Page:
And he might not have, if Boston weren’t such a small town.

On June 18, Henry and Pizzuti happened to attend the same event at the new Renaissance Hotel on the waterfront. Pizzuti was immediately approached by Henry’s Circus comrades, armed with questions out of a ninth-grade playbook: Did she like Henry? Why didn’t she return his e-mails? Taken aback, Pizzuti pulled no punches. She told them she was scared of Henry’s public persona.

Eventually, she and Henry found themselves in the same conversation circle. Someone mentioned the previous night’s Red Sox game, and Henry asked Pizzuti, “Did you see it?” “No,” she answered, in a tone intimating she had a life, “I was on a date.” Yet as they talked, she found herself charmed by his wit and intellect. With some help from Werner and Kane, Henry convinced her to join them for a dinner at Via Matta with chef-owner Michael Schlow.

Afterward, they decided to head over to the Estate, one of Kane’s nightclubs. It was pouring outside, big drops plopping onto the sidewalk. Henry rushed out to Via Matta’s patio, grabbed a table umbrella, and, brandishing it with pride, offered Pizzuti shelter. As the group walked up Boylston Street, passersby and drivers stopped and stared at the two, sauntering through the rain under an umbrella fit for Alice in her wonderland.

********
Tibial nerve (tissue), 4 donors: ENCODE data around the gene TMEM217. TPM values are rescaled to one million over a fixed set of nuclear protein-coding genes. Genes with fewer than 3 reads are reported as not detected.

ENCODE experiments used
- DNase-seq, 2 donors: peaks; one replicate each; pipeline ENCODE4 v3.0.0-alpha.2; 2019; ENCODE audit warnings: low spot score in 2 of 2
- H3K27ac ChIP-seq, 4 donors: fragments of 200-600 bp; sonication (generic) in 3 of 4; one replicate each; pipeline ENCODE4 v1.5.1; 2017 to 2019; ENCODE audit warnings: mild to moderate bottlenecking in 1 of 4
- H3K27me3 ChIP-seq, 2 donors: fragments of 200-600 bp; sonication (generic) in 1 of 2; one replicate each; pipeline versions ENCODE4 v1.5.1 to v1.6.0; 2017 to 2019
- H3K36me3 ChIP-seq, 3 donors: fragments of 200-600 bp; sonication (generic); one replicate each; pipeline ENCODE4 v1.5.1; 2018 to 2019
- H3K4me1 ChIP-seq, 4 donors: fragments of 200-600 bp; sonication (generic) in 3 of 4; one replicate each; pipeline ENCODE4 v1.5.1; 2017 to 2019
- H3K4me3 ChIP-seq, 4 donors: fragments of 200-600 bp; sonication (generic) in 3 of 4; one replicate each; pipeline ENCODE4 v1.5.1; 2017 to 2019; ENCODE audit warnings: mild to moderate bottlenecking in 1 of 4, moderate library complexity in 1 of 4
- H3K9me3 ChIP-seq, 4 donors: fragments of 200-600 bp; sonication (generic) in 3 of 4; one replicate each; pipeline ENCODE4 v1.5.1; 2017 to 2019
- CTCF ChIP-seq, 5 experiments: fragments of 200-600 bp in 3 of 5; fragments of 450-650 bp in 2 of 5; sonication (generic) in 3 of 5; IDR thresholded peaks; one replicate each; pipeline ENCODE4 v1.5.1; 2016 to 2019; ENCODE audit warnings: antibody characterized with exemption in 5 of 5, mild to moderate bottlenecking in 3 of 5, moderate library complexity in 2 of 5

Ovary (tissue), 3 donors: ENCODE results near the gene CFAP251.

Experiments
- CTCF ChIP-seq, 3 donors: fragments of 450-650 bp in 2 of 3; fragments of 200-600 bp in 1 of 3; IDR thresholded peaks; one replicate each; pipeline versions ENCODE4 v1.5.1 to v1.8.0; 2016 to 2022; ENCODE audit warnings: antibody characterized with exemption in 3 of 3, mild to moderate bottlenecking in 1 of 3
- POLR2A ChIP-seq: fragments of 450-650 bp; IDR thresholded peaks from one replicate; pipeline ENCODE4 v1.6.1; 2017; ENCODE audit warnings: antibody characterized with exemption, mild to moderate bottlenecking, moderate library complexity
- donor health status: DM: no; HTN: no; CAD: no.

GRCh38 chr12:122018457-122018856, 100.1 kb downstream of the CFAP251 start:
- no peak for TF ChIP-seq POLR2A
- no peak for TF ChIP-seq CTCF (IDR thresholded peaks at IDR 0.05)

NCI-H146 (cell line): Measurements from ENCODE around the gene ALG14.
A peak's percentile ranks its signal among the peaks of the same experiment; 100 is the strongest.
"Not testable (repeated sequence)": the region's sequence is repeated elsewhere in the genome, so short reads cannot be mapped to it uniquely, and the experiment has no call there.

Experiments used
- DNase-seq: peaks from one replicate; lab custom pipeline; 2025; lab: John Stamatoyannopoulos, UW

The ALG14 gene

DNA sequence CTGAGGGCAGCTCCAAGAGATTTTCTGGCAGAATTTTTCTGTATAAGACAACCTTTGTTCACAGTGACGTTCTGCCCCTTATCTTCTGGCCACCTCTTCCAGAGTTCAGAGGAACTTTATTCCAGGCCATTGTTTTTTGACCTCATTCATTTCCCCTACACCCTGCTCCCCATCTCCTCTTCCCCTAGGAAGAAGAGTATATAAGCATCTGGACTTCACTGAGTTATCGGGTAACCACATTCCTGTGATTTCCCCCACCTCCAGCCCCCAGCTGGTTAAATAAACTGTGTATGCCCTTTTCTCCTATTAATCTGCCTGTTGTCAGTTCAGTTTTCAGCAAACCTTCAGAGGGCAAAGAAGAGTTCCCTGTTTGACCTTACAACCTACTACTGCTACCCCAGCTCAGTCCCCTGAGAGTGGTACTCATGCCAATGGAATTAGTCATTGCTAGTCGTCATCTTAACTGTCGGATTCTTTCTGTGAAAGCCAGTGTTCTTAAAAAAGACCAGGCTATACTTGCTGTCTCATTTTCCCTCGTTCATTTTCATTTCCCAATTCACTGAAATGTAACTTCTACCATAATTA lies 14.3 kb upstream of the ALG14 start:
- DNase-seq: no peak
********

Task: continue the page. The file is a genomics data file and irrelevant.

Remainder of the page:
The clientele of the Estate leans heavily twentysomething, with Red Bull cocktails and short skirts in abundance. That night the club was crowded, and the music deafening. As Henry attempted to chat with Pizzuti, his personal manager handed him earplugs. (The manager always keeps a pair handy, knowing Henry, who used to have his own rock band, is protective of his hearing.) So Pizzuti, wanting to better know this man who’d just sheltered her from the rain in a borrowed patio umbrella, broke out her BlackBerry and showed Henry how to use his for instant messaging. They pinged notes back and forth all night. It was the beginning of what would grow into a modern epistolary romance.

When Pizzuti told Henry about her upcoming trip to Europe, he asked if he could meet her in Paris. Wild as it may seem, this wasn’t the first time a man had made her such an offer. But none had followed through, and all those trips-that-weren’t had made the city symbolic for her. Though impressed by Henry’s eagerness, she politely turned him down.